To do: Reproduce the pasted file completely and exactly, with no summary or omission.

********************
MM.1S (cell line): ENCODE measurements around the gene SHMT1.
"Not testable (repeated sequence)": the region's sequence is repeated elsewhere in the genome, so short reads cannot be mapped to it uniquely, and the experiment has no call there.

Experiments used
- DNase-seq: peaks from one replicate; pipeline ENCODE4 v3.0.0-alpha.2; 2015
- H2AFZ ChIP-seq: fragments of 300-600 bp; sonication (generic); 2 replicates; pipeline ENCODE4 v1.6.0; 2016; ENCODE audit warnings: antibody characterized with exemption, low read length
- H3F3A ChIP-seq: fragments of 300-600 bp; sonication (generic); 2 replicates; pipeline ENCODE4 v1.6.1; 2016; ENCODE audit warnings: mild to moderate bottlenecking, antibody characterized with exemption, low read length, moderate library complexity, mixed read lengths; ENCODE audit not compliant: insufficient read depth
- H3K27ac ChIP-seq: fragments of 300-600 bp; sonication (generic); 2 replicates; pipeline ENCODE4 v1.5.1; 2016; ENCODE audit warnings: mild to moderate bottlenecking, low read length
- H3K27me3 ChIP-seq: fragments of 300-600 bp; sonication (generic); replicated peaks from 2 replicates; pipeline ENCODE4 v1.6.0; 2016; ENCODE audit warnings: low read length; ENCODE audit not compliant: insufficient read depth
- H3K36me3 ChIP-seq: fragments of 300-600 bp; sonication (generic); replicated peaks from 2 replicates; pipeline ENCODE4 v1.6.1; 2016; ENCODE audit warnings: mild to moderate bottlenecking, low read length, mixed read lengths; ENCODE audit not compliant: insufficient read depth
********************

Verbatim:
MM.1S (cell line): ENCODE measurements around the gene SHMT1.
"Not testable (repeated sequence)": the region's sequence is repeated elsewhere in the genome, so short reads cannot be mapped to it uniquely, and the experiment has no call there.

Experiments used
- DNase-seq: peaks from one replicate; pipeline ENCODE4 v3.0.0-alpha.2; 2015
- H2AFZ ChIP-seq: fragments of 300-600 bp; sonication (generic); 2 replicates; pipeline ENCODE4 v1.6.0; 2016; ENCODE audit warnings: antibody characterized with exemption, low read length
- H3F3A ChIP-seq: fragments of 300-600 bp; sonication (generic); 2 replicates; pipeline ENCODE4 v1.6.1; 2016; ENCODE audit warnings: mild to moderate bottlenecking, antibody characterized with exemption, low read length, moderate library complexity, mixed read lengths; ENCODE audit not compliant: insufficient read depth
- H3K27ac ChIP-seq: fragments of 300-600 bp; sonication (generic); 2 replicates; pipeline ENCODE4 v1.5.1; 2016; ENCODE audit warnings: mild to moderate bottlenecking, low read length
- H3K27me3 ChIP-seq: fragments of 300-600 bp; sonication (generic); replicated peaks from 2 replicates; pipeline ENCODE4 v1.6.0; 2016; ENCODE audit warnings: low read length; ENCODE audit not compliant: insufficient read depth
- H3K36me3 ChIP-seq: fragments of 300-600 bp; sonication (generic); replicated peaks from 2 replicates; pipeline ENCODE4 v1.6.1; 2016; ENCODE audit warnings: mild to moderate bottlenecking, low read length, mixed read lengths; ENCODE audit not compliant: insufficient read depth